Me in the 70s, with my amazing hair 🙂

Hair. Why is hair often so fraught with drama as women get older? Hair is very important to a woman. I know this. When I was diagnosed with Polycystic Ovarian Disease over ten years ago, my diagnosis came about because I was losing my hair at the front of my hairline. This was one of the single most horrendous discoveries of my life. It actually lead to a drama-filled breakdown in a bathtub followed by years of anxiety about my hair.

Of course, this was most certainly made much worse by the fact that my hair was considered (by me and many other people) my crowning glory up until that point. I was the child and then the teenager and then the woman that people stopped in the street to compliment my hair. When women of the more jealous variety found out it was all natural their responses were occasionally far from magnanimous. You see, I had inherited my father’s extra thick Italian hair, but somehow got my mother’s blondness with it. It was the colour of the sun and it was glorious.

Of course, all this attention on my hair made me both vain and anxiety-ridden at the same time. From quite young I had a recurring nightmare that a horrid little bald man with a few long, grey wisps of hair on his fleshy pink  head was trying to sprinkle dust on my hair to make it fall out. Because of that I used to wrap my long hair around my arm and sleep with it like another child might sleep with a teddy bear.

Apparently thick hair with the natural colour I had was a bit of a rarity and I was offered several thousand pounds for it when I was living and working in London. I was a barmaid in London living on about £2 an hour. My hair grew at an alarming rate of knots, but I never even entertained the thought of actually considering the offer. Don’t touch the hair, man.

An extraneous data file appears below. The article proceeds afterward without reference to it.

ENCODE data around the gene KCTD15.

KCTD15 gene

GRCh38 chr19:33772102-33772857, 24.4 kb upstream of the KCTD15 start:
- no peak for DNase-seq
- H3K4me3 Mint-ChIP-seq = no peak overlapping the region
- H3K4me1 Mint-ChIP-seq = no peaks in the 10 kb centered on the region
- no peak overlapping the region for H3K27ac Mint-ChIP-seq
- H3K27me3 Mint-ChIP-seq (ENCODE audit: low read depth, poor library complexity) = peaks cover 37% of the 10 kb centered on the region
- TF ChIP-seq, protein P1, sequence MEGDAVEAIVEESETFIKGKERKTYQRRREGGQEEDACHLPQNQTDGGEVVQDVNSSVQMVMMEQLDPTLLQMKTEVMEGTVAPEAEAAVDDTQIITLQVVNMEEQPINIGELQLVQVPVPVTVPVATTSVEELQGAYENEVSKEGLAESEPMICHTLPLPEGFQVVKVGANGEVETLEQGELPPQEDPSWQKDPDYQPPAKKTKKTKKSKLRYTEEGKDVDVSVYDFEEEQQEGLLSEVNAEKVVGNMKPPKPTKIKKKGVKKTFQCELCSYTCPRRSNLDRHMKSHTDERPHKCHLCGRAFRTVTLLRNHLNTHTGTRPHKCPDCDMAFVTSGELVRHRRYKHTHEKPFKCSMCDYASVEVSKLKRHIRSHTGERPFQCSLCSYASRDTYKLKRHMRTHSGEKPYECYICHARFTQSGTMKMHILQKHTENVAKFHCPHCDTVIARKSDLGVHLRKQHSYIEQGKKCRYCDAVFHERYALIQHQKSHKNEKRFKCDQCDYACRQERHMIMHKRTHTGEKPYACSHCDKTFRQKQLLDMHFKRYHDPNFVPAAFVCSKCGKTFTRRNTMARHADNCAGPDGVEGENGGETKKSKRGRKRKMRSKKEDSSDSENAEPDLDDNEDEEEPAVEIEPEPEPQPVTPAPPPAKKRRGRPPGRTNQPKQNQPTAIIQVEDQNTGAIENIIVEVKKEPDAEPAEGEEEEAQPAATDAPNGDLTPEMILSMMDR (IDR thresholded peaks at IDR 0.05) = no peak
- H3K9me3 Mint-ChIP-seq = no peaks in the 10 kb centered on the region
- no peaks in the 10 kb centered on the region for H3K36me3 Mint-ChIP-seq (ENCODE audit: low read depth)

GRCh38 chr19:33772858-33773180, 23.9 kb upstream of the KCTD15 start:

Except for a disastrous dying of red for a stage play when I was 19, I didn’t touch my hair with hair dye until my wedding day and that was with a few highlights. Prior to my hair starting to fall out, just like in the nightmares of my youth, I never had any concept that as you age your hair changes in texture and colour and volume. I thought I would have the head of hair that wig-makers offered thousand of pounds for forever. There really should be a guidebook about all these things.

So why am I musing about hair and is there a point to this story? I’m musing because I don’t love what my hairdresser did with my hair yesterday, and there really isn’t a point to this story, just good old-fashioned musing. Yesterday I paid my hairdresser handsomely for her attempt at dying my hair to its glorious colour of old. (I’m actually always paying hairdressers to do this.) It’s an un-replicable colour though. I’ve been told this by every hairdresser I’ve ever shown a picture of my virgin, younger hair to. They all say wow and then look uncomfortable.

I know I shouldn’t complain. I still have a fine head of hair. And thank the lord (and my Italian genes) that I had so much to start with when it started falling out.

My hair and I have had some grand adventures together: the red dye job that went horribly wrong, the $700 African braids that looked amazing and weighed several kilos, the offer of thousands of pounds from a London wig-maker, the post-India, Sinead buzz cut, and of course, this one on the lead up to my wedding day – this one still makes me laugh.



Filed under Beauty, blogging, Health, Humour, Women/Feminist

6 responses to “Hair

  1. I feel you. My hair, also naturally curly and glorious in my teens, 20s and even into my 30s, started to thin recently. I have wrangled some better life and thickness out of it in the past year, but I just want my long, beautiful hair back…sigh.